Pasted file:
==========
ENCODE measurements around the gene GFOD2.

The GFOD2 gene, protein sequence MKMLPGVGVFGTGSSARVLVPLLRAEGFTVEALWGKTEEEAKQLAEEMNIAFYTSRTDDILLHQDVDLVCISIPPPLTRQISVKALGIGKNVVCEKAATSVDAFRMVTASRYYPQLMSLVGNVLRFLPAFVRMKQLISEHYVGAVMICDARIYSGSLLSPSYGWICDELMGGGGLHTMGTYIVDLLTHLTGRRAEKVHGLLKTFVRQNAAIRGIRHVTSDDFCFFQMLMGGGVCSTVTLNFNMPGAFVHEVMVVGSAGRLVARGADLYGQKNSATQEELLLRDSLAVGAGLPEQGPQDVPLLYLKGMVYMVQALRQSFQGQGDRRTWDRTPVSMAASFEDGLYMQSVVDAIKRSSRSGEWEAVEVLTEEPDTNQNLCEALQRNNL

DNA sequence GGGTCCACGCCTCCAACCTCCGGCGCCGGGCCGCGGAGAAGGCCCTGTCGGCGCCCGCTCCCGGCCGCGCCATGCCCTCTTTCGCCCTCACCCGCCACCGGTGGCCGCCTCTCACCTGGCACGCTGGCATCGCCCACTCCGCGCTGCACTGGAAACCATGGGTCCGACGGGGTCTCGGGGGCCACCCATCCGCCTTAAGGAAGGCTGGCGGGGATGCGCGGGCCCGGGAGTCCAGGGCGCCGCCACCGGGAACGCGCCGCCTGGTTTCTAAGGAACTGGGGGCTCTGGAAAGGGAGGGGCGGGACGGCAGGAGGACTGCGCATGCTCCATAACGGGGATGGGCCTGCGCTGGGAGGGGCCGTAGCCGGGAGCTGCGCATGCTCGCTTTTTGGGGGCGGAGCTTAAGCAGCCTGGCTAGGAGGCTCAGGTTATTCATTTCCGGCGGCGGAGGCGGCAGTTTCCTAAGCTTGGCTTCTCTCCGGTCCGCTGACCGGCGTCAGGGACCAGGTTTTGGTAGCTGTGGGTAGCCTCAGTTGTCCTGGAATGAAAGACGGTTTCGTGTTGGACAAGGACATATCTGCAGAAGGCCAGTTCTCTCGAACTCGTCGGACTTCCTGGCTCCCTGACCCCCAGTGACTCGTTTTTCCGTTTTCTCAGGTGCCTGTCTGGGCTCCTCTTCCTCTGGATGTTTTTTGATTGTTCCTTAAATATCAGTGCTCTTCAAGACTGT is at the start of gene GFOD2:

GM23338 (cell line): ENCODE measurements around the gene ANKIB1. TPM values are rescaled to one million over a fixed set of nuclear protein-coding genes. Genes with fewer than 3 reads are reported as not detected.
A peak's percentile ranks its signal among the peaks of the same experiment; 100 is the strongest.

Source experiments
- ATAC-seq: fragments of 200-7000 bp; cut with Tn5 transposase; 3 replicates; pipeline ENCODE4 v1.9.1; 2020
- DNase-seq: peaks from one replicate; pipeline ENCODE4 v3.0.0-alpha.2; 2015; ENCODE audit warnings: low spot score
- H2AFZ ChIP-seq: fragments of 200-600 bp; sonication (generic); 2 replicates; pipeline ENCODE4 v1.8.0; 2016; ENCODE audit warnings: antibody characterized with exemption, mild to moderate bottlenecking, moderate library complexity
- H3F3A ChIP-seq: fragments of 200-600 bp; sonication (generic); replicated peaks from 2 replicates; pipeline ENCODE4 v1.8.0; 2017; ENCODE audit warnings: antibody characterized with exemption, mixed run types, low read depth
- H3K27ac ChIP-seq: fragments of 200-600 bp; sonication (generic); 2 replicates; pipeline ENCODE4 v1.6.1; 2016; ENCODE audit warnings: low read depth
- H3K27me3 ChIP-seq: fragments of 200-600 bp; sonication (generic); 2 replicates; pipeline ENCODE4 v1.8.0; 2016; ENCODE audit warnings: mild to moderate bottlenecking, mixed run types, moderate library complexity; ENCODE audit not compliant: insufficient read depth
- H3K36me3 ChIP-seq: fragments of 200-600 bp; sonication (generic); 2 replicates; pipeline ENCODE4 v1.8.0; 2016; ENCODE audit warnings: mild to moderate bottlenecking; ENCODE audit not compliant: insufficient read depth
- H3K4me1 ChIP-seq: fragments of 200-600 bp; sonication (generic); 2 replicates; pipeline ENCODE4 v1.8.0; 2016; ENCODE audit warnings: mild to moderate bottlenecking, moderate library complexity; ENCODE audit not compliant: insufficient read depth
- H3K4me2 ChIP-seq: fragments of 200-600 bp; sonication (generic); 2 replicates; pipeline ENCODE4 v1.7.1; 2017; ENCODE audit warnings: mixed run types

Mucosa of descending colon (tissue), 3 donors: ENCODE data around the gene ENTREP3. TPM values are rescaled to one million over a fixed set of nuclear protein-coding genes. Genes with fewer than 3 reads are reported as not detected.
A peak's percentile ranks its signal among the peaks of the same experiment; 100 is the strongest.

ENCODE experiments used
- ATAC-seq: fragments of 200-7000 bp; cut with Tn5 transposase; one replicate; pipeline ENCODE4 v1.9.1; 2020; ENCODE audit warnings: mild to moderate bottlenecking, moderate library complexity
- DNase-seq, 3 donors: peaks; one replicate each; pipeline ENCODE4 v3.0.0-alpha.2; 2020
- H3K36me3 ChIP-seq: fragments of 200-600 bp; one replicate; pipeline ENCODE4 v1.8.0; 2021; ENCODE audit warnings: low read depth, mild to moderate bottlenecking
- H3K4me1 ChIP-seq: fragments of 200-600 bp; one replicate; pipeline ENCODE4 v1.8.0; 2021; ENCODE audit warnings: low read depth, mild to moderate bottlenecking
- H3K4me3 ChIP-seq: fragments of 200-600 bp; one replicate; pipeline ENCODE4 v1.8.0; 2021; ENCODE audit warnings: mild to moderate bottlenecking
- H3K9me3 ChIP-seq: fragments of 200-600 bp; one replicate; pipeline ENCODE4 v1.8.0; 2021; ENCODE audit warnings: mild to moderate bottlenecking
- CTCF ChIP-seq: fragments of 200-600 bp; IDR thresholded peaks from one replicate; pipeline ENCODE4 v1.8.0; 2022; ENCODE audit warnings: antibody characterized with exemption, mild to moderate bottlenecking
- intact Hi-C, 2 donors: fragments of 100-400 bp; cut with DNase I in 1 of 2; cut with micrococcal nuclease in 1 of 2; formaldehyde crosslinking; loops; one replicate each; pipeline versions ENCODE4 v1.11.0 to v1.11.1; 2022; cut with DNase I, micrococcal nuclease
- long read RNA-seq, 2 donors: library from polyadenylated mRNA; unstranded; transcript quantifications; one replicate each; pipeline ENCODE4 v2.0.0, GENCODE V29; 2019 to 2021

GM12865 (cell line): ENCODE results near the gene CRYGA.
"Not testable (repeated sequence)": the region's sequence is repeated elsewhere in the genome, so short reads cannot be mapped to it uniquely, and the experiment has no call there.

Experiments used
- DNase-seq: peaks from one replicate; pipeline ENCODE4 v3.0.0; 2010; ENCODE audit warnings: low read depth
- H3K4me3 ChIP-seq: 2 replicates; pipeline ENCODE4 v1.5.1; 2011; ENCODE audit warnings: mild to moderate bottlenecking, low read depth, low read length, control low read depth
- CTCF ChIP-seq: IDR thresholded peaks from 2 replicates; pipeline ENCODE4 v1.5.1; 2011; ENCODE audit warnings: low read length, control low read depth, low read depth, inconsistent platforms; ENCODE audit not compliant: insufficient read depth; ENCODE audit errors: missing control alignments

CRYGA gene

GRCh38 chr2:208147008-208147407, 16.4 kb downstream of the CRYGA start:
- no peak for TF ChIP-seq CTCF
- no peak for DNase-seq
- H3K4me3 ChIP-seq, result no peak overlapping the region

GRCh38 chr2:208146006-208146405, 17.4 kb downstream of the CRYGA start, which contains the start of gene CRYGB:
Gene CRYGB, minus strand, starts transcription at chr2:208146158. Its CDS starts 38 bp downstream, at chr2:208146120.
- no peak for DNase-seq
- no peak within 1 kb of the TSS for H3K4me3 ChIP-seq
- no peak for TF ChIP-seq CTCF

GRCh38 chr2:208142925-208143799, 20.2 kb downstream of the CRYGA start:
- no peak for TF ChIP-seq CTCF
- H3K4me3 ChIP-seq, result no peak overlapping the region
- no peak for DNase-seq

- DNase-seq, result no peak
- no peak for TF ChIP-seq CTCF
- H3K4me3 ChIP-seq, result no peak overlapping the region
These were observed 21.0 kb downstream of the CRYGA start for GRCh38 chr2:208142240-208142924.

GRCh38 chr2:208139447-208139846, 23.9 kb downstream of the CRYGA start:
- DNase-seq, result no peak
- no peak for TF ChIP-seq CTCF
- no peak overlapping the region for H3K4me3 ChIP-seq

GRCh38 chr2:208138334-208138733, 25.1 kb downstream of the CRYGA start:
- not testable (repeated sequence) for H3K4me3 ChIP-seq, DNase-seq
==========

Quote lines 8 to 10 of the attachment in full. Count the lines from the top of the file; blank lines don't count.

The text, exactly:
- DNase-seq: peaks from one replicate; pipeline ENCODE4 v3.0.0-alpha.2; 2015; ENCODE audit warnings: low spot score
- H2AFZ ChIP-seq: fragments of 200-600 bp; sonication (generic); 2 replicates; pipeline ENCODE4 v1.8.0; 2016; ENCODE audit warnings: antibody characterized with exemption, mild to moderate bottlenecking, moderate library complexity
- H3F3A ChIP-seq: fragments of 200-600 bp; sonication (generic); replicated peaks from 2 replicates; pipeline ENCODE4 v1.8.0; 2017; ENCODE audit warnings: antibody characterized with exemption, mixed run types, low read depth